PRESSURE MOUNTS TO OPPOSE MOEFCC’S MOVE TO UNABATEDLY KILL WILDLIFE

FIAPO brings together over 100 NGO to address the issue and offer sustainable ‘no-kill’ solutions

New Delhi, 10th June, 2016: Letters of protest are pouring in from all over the country to the office of Mr.PrakashJavadekar, the Minister of Environment, Forests and Climate Change to stop the mindless killing of wild species such as Neelgai, Wild boar and the Rhesus Macaque. The Federation of Indian Animal Protection Organisations (FIAPO)has unitedover 100 animal protection organisations including Satpuda Foundation and the Timbaktu Collective to oppose the move.

This move is in response to some States – with support of Centre – opening up hunting of select species (Nilgai, Wild boar and Rhesus macaque) to solve supposed human- wildlife conflict. These species, erstwhile, had protection under the Wildlife Protection Act 1972 attracting a penalty for their hunting. Questions are also being raised about allowing this mass killing of wild species on one hand while creating a strong national front for cow protection on the other.

The organisations have also offered to help address the grave issue of human-wildlife conflict in a sustainable manner. “There is a dire need to move away from these quick fix solutions that will merely aggravate human-animal conflict, to long-term, sustainable planning and non-invasive means of mitigating conflict,” said NimeshVed, FIAPO spokesperson.FIAPO is glad that Ms. Maneka Gandhi, the Minster of Women & Child Development has objected to Mr.Javadekar’s decision of culling animals.

FIAPO has filed for PILs and RTIs in some States like Telangana and in others,animal protection organizations are partnering with the States to come up with solutions. Some ‘no kill’ solutions include – application of bio-pesticides with a mixture of cow urine, neem and dry chilli kept airtight for 40 days for controlling the blue bull menace; use of paraffin base and organic sources in keeping blue bulls away from fields. Jatropha plantation too has been suggested as a very effective way.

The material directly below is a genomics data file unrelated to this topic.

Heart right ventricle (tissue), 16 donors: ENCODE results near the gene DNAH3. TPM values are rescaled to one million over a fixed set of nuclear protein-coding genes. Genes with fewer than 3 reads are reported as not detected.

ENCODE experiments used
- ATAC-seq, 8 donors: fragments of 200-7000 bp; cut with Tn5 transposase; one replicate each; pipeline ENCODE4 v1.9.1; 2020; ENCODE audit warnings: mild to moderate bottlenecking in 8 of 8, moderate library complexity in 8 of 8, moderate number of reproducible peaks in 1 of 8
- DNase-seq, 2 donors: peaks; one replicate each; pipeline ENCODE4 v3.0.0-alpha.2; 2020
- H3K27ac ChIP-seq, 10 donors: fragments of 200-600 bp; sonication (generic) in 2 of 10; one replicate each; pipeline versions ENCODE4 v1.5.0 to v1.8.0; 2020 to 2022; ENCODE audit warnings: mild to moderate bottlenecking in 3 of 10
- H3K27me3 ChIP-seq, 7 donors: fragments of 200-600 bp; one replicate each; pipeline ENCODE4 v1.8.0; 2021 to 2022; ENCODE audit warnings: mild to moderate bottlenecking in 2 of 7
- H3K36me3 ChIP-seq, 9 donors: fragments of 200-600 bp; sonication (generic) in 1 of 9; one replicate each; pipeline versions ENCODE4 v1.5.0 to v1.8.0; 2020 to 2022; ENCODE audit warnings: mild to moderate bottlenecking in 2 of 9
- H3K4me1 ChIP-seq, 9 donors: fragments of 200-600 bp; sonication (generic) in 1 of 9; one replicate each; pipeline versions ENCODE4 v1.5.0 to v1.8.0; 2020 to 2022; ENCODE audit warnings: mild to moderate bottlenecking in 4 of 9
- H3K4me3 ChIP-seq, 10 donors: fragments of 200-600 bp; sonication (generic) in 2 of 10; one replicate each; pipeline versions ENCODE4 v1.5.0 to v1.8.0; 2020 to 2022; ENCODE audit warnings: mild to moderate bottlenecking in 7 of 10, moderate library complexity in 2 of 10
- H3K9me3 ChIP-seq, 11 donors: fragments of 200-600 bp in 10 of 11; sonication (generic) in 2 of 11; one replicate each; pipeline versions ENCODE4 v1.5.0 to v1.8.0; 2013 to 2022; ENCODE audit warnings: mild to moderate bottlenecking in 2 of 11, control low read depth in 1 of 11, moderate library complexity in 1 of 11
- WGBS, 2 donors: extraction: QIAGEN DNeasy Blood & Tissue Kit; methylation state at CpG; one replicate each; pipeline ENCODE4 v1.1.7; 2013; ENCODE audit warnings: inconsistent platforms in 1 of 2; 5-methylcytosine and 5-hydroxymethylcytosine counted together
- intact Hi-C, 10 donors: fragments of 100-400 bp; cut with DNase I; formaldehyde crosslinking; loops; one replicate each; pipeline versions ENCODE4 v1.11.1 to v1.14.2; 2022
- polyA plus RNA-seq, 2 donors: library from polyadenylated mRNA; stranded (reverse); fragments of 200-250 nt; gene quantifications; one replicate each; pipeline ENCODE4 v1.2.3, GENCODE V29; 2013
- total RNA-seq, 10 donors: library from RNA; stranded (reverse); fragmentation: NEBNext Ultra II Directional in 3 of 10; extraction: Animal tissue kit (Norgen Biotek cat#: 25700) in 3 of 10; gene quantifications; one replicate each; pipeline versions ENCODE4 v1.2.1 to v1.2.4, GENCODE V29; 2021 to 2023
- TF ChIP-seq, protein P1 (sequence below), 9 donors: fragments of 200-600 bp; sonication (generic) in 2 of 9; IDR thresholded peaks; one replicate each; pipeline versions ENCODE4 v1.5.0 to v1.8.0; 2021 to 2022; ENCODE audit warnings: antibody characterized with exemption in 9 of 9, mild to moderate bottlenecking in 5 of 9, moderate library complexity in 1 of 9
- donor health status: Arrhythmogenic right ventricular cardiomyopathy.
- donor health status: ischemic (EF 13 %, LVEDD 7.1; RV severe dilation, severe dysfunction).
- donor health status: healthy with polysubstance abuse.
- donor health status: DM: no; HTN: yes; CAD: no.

The representative organisations bring forth that random culling not only causes damage to ecological cycles and poses the threat of depleting species but is also at cross-roads with our policies of landscape and corridor conservation. They stress on the need to address the issue at landscape level as opposed to State level and call for innovative approaches to be tried out as pilots as the next step. FIAPO along with all other organisations hope to build enough pressure to bring to light the unacceptable and mindless suffering of thousands of innocent animals.

 

About FIAPO:

FIAPO is India’s apex animal protection organisation. As the collective voice of the animal protection movement in India, FIAPO is the catalyst which protects the interests of animals on local and national levels – through education, research, lobbying, mobilization, training and direct action. Created for the movement, by the movement, FIAPO is India’s only national federation with 68 members and over 200 supporter organisations nationally.

More information available at: http://www.fiapo.org/

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